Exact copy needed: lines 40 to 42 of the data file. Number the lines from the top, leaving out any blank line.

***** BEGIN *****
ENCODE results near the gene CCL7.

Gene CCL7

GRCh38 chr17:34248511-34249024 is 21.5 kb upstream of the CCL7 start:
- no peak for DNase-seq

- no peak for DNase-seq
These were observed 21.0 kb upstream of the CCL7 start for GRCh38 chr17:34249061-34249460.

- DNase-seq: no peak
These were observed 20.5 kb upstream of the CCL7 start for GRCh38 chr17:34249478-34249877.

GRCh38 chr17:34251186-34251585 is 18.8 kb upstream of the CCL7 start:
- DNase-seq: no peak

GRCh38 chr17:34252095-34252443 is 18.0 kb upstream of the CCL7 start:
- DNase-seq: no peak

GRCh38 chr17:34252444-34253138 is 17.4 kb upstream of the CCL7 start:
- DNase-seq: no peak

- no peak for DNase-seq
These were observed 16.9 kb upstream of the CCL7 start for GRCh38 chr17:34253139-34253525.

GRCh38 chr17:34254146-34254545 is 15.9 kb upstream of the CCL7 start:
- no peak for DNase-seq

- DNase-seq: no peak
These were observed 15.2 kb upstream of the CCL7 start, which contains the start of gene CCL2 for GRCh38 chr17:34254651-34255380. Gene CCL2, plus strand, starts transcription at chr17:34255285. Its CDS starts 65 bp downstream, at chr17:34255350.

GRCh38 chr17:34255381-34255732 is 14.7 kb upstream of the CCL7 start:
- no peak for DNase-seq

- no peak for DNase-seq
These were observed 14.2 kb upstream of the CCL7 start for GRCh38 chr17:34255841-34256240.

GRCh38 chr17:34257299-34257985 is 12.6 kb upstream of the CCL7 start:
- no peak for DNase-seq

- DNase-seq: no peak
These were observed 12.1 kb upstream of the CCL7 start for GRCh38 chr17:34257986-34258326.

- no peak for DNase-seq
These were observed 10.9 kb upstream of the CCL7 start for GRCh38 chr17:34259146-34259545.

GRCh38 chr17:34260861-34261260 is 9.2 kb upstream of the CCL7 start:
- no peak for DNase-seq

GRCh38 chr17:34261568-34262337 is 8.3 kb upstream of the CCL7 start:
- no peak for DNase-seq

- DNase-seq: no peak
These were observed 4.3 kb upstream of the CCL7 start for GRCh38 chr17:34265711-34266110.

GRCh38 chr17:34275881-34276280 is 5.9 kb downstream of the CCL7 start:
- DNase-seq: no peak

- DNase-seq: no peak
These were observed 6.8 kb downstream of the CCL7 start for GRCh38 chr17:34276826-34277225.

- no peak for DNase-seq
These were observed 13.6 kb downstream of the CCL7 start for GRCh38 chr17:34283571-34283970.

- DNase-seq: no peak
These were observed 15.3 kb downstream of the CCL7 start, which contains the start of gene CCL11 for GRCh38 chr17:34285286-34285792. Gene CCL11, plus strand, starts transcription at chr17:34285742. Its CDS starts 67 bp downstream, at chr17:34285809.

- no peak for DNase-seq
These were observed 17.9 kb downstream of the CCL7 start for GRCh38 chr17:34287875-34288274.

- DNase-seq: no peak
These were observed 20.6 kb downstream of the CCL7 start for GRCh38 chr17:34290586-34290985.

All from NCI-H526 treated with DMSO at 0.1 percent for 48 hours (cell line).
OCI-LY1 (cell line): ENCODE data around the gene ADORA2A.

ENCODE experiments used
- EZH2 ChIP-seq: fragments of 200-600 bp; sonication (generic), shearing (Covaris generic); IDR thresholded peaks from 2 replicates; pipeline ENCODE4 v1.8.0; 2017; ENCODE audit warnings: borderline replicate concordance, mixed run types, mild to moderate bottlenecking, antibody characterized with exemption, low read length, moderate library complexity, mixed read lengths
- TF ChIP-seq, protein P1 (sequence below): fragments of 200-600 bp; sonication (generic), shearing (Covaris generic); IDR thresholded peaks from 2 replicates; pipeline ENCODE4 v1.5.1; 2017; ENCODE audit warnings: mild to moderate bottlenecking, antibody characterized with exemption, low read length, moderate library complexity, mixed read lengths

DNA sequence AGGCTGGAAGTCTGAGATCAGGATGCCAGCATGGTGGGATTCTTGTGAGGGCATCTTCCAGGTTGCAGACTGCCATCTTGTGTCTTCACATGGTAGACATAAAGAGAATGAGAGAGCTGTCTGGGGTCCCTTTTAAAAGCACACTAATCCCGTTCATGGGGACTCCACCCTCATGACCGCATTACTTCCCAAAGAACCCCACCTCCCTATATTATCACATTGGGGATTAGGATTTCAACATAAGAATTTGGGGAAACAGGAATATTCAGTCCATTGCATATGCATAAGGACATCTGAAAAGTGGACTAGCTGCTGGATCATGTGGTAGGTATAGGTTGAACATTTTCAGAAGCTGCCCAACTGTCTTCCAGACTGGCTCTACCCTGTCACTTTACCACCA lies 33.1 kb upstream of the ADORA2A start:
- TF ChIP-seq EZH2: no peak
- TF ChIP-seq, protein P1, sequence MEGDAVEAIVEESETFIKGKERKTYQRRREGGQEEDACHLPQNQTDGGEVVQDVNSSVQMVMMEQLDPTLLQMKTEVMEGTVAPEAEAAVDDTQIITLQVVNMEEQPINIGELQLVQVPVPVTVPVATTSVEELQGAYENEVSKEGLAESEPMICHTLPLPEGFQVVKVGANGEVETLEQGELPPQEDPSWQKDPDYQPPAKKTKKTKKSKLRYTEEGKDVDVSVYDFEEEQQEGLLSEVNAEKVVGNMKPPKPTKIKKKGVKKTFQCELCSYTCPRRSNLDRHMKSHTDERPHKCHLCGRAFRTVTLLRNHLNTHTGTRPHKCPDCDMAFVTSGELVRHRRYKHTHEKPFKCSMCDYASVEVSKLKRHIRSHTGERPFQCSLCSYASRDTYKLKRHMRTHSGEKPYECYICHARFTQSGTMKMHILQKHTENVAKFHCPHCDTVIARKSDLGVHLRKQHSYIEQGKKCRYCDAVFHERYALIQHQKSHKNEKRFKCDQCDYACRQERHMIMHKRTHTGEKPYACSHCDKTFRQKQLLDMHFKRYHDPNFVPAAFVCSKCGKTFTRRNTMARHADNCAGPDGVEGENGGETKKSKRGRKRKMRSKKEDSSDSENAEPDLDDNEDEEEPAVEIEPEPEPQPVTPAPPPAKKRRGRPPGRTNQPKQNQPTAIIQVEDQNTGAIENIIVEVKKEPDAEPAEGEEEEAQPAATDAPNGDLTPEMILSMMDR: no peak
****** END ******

These were observed 6.8 kb downstream of the CCL7 start for GRCh38 chr17:34276826-34277225.

- no peak for DNase-seq
These were observed 13.6 kb downstream of the CCL7 start for GRCh38 chr17:34283571-34283970.